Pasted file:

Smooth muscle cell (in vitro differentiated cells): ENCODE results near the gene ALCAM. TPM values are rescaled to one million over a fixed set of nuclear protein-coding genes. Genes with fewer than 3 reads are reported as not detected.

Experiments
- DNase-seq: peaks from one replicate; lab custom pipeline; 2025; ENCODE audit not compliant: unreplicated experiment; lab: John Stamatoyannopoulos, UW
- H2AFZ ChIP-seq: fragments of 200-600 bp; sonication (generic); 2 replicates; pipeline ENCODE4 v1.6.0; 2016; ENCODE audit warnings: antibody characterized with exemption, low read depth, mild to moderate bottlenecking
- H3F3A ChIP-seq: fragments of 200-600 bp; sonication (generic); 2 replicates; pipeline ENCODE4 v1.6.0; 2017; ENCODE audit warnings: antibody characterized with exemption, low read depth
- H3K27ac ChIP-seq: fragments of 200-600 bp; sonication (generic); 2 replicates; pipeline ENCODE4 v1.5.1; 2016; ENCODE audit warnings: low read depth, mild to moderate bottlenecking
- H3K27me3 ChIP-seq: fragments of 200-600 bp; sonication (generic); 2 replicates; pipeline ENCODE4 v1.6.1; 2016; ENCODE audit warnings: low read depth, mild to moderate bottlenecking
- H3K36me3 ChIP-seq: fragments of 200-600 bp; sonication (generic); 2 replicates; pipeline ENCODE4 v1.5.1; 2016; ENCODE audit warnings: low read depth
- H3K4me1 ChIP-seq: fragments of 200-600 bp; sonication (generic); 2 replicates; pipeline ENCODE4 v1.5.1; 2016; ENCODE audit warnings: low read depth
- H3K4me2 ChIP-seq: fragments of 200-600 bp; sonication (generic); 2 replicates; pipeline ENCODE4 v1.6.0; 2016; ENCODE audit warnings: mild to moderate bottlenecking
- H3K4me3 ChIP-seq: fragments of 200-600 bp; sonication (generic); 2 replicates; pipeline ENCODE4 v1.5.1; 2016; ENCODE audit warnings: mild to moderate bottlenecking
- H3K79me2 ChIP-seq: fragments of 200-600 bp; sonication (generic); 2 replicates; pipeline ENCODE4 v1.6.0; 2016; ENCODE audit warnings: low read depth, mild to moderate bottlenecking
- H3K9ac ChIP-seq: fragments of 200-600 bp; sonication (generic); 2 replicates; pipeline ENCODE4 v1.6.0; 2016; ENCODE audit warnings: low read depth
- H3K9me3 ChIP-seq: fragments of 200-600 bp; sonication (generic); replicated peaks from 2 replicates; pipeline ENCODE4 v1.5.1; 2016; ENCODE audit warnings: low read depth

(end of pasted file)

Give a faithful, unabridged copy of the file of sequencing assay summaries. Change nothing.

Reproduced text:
Smooth muscle cell (in vitro differentiated cells): ENCODE results near the gene ALCAM. TPM values are rescaled to one million over a fixed set of nuclear protein-coding genes. Genes with fewer than 3 reads are reported as not detected.

Experiments
- DNase-seq: peaks from one replicate; lab custom pipeline; 2025; ENCODE audit not compliant: unreplicated experiment; lab: John Stamatoyannopoulos, UW
- H2AFZ ChIP-seq: fragments of 200-600 bp; sonication (generic); 2 replicates; pipeline ENCODE4 v1.6.0; 2016; ENCODE audit warnings: antibody characterized with exemption, low read depth, mild to moderate bottlenecking
- H3F3A ChIP-seq: fragments of 200-600 bp; sonication (generic); 2 replicates; pipeline ENCODE4 v1.6.0; 2017; ENCODE audit warnings: antibody characterized with exemption, low read depth
- H3K27ac ChIP-seq: fragments of 200-600 bp; sonication (generic); 2 replicates; pipeline ENCODE4 v1.5.1; 2016; ENCODE audit warnings: low read depth, mild to moderate bottlenecking
- H3K27me3 ChIP-seq: fragments of 200-600 bp; sonication (generic); 2 replicates; pipeline ENCODE4 v1.6.1; 2016; ENCODE audit warnings: low read depth, mild to moderate bottlenecking
- H3K36me3 ChIP-seq: fragments of 200-600 bp; sonication (generic); 2 replicates; pipeline ENCODE4 v1.5.1; 2016; ENCODE audit warnings: low read depth
- H3K4me1 ChIP-seq: fragments of 200-600 bp; sonication (generic); 2 replicates; pipeline ENCODE4 v1.5.1; 2016; ENCODE audit warnings: low read depth
- H3K4me2 ChIP-seq: fragments of 200-600 bp; sonication (generic); 2 replicates; pipeline ENCODE4 v1.6.0; 2016; ENCODE audit warnings: mild to moderate bottlenecking
- H3K4me3 ChIP-seq: fragments of 200-600 bp; sonication (generic); 2 replicates; pipeline ENCODE4 v1.5.1; 2016; ENCODE audit warnings: mild to moderate bottlenecking
- H3K79me2 ChIP-seq: fragments of 200-600 bp; sonication (generic); 2 replicates; pipeline ENCODE4 v1.6.0; 2016; ENCODE audit warnings: low read depth, mild to moderate bottlenecking
- H3K9ac ChIP-seq: fragments of 200-600 bp; sonication (generic); 2 replicates; pipeline ENCODE4 v1.6.0; 2016; ENCODE audit warnings: low read depth
- H3K9me3 ChIP-seq: fragments of 200-600 bp; sonication (generic); replicated peaks from 2 replicates; pipeline ENCODE4 v1.5.1; 2016; ENCODE audit warnings: low read depth